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Milwaukee Group Makes Impact at Nation’s Strangest Festival

by Eric Griswold

In the aftermath of the 9-11 tragedy with its new restrictions on freedoms, there is one haven of freedom still going strong. It’s the Burning Man Festival, and it’s held every fall in the Nevada desert. Extensively covered by Time, Wired, and CNN, the week-long gathering attracts more than 25,000 participants to its “experiment in temporary community.” Within days they build the fourth largest city in Nevada, Black Rock City, a fanciful blend of extreme art, innovative technology, and radical self-expression. There are laser beams, Mad Max cars and costumes of light. There are robots, fire sculptures and interactive art. It began nearly 15 years ago with a few dozen people on a beach in San Francisco. Today it’s a city with two daily newspapers, a dozen radio stations, a fire service, volunteer security force, Department of Public Works, and even a DMV (Department of Mutant Vehicles) which “licenses” the dozens of “art cars” at the Festival. When it’s all over, the city is dismantled and every scrap taken off the desert. There might seem little connection between such a decidedly “left-coast” event and stolid Midwestern Milwaukee. But a local group has been gaining influence at the festival, and has created a related arts organization here in the city. It is called the BurningSnow center for the ExperiMENTAL arts, devoted to bringing a distinct Midwestern voice to this important event. They have already organized groups from all over central North America to form Snowflake Village, one of perhaps ten official Theme Villages at the Festival. “We didn’t think it right that Midwest artists should miss out on this incredible opportunity,” said Eric Griswold, Director of the BurningSnow center. “It’s the chance of a lifetime to work with some of the most creative people on the planet, to visit a place where the line between art and technology blurs and melts away. So we set up Snowflake Village, designed to let visitors from our area get a toehold at Burning Man. “I really think that Burning Man is one of the most important artistic and cultural events going on in the world today. And I say this having documented events from all around the world. There’s nowhere else you can find that critical mass of raw creativity as well as the desire to make practical solutions for the future.” In addition, he says, the Midwest has a lot to give back. “Our culture is a practical culture. Every Utopia needs its share of practicality in order to survive, and our insights really help out there. Our goal is to make it easier for local artists to get out there…so we do rideshare, information share, and provide a place friendly to first-timers.” Eric says, “There’s a lot more going on in Milwaukee than most people imagine. It’s just that artists from Milwaukee tend to be quieter about it. Maybe it’s just that legendary Midwest modesty or something.” Check out the BurningSnow Center at www.clevian.com/snowflake.htm Riverwest Currents – Volume 1 – Issue 8 -September 2002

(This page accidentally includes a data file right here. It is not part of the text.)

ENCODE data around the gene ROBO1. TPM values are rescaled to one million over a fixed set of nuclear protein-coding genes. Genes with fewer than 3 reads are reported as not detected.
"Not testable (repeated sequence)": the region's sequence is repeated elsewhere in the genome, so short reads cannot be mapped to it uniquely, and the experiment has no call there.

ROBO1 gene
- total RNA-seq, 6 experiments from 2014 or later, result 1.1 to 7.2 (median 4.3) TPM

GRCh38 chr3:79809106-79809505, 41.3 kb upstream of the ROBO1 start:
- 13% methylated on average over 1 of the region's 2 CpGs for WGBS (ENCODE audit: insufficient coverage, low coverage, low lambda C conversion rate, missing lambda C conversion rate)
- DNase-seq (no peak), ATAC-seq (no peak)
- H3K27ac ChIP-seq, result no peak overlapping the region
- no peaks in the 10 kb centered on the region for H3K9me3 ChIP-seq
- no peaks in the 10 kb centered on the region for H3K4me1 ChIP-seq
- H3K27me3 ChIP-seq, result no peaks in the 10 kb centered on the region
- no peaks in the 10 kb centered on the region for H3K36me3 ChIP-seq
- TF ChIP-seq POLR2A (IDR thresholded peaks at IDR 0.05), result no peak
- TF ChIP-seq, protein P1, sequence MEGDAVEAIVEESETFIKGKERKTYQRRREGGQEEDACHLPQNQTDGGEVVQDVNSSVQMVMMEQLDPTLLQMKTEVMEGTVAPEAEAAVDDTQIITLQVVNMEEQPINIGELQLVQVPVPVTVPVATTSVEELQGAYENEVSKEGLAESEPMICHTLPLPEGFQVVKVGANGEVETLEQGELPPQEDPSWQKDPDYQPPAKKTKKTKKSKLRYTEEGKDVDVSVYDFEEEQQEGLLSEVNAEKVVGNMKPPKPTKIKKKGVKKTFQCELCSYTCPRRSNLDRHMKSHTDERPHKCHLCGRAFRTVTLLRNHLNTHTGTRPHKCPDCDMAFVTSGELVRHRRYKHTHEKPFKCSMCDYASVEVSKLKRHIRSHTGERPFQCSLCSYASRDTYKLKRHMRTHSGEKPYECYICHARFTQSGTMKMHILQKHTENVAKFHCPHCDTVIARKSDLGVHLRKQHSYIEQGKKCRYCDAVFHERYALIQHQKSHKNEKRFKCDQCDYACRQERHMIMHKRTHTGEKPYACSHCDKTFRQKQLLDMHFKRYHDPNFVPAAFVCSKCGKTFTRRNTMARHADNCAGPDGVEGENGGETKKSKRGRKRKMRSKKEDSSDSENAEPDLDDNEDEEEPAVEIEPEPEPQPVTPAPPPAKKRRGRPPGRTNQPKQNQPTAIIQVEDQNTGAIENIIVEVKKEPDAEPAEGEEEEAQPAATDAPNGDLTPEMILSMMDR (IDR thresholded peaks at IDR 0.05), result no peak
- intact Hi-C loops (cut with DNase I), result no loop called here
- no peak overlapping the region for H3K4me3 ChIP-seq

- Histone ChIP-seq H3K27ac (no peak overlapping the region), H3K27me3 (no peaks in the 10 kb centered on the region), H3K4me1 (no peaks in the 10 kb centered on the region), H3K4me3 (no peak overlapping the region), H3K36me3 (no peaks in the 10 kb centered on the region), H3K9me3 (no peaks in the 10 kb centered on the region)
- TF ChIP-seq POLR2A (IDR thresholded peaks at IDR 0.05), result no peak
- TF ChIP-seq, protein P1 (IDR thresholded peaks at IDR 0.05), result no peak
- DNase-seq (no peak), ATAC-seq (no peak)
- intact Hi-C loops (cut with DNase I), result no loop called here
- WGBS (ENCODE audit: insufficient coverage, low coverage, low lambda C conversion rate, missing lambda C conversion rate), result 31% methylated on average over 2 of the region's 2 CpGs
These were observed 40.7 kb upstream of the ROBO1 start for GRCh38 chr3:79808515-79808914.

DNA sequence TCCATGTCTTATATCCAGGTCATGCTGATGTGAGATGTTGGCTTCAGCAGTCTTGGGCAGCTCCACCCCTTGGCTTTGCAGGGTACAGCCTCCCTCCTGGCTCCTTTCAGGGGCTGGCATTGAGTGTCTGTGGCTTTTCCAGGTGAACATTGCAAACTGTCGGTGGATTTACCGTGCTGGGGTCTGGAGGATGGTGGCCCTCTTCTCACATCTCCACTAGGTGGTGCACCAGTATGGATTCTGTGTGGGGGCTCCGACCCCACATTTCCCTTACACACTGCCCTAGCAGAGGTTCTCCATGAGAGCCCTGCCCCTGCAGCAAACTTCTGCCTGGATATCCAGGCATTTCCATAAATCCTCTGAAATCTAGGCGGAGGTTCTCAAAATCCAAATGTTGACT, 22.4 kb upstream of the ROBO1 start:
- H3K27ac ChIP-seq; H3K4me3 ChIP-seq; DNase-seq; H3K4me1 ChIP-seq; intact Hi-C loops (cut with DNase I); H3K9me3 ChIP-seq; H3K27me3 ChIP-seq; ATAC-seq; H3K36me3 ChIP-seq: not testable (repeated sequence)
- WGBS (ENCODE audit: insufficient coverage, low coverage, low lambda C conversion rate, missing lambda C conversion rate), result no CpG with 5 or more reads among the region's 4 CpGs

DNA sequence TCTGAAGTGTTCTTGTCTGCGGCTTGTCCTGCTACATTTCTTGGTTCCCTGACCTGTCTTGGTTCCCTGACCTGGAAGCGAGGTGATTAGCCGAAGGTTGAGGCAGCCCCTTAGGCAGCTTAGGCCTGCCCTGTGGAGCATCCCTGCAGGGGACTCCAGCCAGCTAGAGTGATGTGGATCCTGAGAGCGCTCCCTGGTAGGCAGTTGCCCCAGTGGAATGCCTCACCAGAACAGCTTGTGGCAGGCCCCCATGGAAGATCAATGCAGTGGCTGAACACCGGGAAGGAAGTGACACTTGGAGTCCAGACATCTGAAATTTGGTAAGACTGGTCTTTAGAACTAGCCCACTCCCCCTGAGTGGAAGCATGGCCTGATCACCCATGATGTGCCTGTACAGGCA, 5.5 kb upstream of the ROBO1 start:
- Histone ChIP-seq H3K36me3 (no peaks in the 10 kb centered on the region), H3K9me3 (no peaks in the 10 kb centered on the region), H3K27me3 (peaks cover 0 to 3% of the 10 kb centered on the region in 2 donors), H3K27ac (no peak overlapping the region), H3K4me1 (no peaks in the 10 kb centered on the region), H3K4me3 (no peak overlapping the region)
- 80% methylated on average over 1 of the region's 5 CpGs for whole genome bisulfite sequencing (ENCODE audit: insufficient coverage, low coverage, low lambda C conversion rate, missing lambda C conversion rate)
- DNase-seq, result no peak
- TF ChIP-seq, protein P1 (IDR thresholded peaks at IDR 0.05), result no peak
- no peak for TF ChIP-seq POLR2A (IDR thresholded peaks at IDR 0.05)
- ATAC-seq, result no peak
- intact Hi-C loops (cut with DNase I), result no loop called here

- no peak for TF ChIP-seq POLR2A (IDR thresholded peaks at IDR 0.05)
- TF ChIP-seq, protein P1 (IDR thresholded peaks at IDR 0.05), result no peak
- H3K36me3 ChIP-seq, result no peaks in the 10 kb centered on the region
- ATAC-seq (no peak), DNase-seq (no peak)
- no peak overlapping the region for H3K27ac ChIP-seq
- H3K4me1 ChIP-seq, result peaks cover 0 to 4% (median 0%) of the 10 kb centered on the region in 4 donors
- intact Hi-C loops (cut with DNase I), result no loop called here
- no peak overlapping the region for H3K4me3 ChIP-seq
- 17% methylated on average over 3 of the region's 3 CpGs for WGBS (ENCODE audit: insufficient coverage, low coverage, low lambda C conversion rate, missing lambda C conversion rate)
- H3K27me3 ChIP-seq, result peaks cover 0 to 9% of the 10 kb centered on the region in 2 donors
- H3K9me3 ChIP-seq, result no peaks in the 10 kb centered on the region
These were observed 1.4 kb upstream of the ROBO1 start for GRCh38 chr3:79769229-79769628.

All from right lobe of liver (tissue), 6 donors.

by Eric Griswold